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I've seen this posted before here and there on the net, but never could find any conclusion to the problem. I'm hoping somebody can enlighten me a little.
All of the linux distros (and bsd, for that matter) do the same thing; when I power down my laptop (a Toshiba M55), just as the power is going off, it makes a loud dying beep, which gets cut short, and everything dies abruptly. I've been told that this is the hard drive doing an emergency park because the *nix kernels aren't powering them off correctly.
I love linux, been using it for a long time, same with unix and the other *nix's. But on this laptop, I don't want to kill my hard drive by constantly doing emergency parks every time I shut it down...it's only rated for a few hundred of those, from what I understand.
The only circumstances I'm aware of that cause an "emergency park" are in a system with Active Hard Drive Protection, as in thinkbooks and many macs. These use an inertial sensor to determine when the system is being dropped for an emergency park. Shutting down the system should not cause an emergency park, AFAIK.
Hi there, thanks for the info. I thought that too...the odd thing, though, is that it is silent on shutting down under winxp. There's been some threads in the ubuntu bug tracker (i put mine there as well) on this issue, but I can't tell if it's actually something wrong with everybody's systems or if this is just a system beep that gets cut off too quick or something. It's the same sound that the computer will make if you just hit the power button without "shutting down". Kind of a dying beep. I don't mind the sound, I just want to be sure that my HD isn't going to croak.
I think this is because of SMART capabilities, or rather lack thereof. First off I should warn you that this post is based on no research whatsoever but only my findings by experience.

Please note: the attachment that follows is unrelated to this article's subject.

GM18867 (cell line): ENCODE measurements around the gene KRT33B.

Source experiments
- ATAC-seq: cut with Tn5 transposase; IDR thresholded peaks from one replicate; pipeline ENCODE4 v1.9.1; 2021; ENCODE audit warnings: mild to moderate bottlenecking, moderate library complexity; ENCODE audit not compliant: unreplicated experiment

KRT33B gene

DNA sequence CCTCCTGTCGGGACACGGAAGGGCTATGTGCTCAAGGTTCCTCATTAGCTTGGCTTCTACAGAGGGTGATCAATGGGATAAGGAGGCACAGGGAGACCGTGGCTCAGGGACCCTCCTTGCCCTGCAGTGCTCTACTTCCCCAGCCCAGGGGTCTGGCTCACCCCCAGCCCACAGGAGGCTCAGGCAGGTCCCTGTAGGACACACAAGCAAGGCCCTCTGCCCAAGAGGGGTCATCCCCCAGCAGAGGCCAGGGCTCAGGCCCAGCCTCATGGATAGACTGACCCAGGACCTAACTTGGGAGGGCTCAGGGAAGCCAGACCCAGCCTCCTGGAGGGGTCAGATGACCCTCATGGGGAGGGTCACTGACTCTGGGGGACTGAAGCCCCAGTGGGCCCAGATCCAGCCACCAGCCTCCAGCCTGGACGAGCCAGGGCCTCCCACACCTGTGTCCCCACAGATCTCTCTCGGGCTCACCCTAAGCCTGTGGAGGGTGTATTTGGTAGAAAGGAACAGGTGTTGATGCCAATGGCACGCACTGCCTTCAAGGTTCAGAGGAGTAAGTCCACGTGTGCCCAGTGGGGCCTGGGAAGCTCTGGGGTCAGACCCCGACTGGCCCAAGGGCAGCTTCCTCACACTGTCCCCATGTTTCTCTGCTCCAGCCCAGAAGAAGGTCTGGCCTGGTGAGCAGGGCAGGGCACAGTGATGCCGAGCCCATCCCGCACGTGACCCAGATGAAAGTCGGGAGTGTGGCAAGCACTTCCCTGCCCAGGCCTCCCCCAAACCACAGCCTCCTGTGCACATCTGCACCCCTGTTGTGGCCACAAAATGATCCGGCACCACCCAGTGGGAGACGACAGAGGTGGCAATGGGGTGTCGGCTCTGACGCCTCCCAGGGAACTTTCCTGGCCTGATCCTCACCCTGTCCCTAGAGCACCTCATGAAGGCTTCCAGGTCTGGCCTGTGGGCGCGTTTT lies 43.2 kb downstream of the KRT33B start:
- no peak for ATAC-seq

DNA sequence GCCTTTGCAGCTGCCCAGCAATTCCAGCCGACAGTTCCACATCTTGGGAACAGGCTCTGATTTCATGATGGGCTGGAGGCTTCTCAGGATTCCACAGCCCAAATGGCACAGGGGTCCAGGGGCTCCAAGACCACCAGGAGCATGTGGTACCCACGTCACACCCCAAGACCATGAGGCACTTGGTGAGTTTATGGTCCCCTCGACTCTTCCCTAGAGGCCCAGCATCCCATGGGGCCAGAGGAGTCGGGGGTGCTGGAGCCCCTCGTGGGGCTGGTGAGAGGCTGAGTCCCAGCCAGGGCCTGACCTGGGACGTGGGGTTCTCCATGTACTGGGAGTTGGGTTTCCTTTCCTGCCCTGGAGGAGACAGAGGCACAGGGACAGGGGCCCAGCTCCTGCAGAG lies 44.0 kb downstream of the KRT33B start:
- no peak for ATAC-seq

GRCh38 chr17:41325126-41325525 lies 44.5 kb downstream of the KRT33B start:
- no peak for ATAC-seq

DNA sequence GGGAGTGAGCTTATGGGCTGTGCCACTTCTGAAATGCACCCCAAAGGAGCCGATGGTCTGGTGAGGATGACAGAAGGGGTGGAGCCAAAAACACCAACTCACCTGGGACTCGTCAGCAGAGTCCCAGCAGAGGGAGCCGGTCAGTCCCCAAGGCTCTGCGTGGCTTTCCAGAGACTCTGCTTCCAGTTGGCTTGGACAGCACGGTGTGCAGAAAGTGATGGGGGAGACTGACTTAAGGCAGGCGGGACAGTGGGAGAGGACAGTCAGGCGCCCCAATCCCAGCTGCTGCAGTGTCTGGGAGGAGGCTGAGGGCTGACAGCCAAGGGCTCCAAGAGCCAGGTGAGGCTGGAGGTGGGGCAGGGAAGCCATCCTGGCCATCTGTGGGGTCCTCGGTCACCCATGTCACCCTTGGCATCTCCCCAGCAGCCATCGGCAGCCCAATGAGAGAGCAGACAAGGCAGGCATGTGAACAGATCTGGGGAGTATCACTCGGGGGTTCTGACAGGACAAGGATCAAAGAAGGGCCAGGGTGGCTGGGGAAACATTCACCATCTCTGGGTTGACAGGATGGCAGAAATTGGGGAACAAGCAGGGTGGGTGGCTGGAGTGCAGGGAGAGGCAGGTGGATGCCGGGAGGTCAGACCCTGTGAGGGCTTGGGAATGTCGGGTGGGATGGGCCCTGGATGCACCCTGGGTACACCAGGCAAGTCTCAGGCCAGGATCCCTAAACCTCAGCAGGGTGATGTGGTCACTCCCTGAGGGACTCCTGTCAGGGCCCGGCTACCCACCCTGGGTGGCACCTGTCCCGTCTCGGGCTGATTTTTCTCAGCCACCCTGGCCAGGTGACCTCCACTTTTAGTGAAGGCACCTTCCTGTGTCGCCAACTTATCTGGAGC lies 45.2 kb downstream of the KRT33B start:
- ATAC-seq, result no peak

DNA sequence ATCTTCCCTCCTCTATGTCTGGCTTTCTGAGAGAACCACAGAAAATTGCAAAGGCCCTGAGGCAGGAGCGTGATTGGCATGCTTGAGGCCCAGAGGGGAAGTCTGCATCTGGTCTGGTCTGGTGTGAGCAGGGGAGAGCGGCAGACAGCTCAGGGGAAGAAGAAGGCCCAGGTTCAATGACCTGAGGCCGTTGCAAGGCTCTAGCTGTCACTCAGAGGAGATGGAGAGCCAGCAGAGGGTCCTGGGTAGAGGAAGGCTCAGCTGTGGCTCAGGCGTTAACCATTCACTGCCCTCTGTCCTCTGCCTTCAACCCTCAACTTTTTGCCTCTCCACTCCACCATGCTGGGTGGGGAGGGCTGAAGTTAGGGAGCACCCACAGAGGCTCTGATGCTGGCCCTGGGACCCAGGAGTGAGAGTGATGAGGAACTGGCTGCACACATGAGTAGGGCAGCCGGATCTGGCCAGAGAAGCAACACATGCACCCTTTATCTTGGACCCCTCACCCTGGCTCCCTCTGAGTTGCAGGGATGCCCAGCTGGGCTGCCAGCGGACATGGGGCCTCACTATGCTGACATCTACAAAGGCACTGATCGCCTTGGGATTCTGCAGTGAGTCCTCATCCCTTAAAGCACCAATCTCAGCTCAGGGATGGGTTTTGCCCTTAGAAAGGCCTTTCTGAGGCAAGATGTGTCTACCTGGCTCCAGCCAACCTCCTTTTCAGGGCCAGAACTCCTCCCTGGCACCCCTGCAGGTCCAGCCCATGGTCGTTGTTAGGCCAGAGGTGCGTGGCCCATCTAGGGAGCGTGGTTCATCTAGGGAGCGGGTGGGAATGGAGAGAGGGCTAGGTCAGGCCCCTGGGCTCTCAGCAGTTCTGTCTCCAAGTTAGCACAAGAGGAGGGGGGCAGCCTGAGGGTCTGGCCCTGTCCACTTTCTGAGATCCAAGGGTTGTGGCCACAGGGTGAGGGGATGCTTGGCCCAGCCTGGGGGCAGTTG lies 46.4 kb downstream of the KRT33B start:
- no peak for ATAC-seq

A hard drive arm is moved by magnetism. When there's no power going to the hard drive, the arm is magnetically pulled to a spot not meant for reading/writing, called the 'landing zone'. There's 2 ways to get there: cutting the power as I mentioned, or directing the arm to the landing zone by means of a digital signal. Your linux distro probably doesn't send that signal while windows does. I believe this is based on SMART, which also does temp monitoring etc.
The sound you hear is the arm being snapped to the landing area at very high speed (the magnets in hard drive are very powerfull), when using windows there's no sound since the arm is already there. With older hard drives this used to be a problem because when te power was cut the arm would not also move sideways, but down as well, hitting the disc and scratching it. Modern harddrives however do no longer have this 'flaw' and should have no (fysical) problems on power cuts.
As a little test, running 'hdparm -Y /dev/hda' (this tells your drive to take a nap) should also cause the sound you described (if I am correct about all this stuff that is).
Ok, I tried what you said. As root, I issued "hdparm -Y /dev/sda" (mine is sda, obviously); and it said "command issued", and didn't do much. No noises or anything, other than when I tried to run a program or something, it would be totally dead in the water. I couldn't do much of anything. In frustration I finally just hit the power button, which after 5 seconds turned it off without a sound.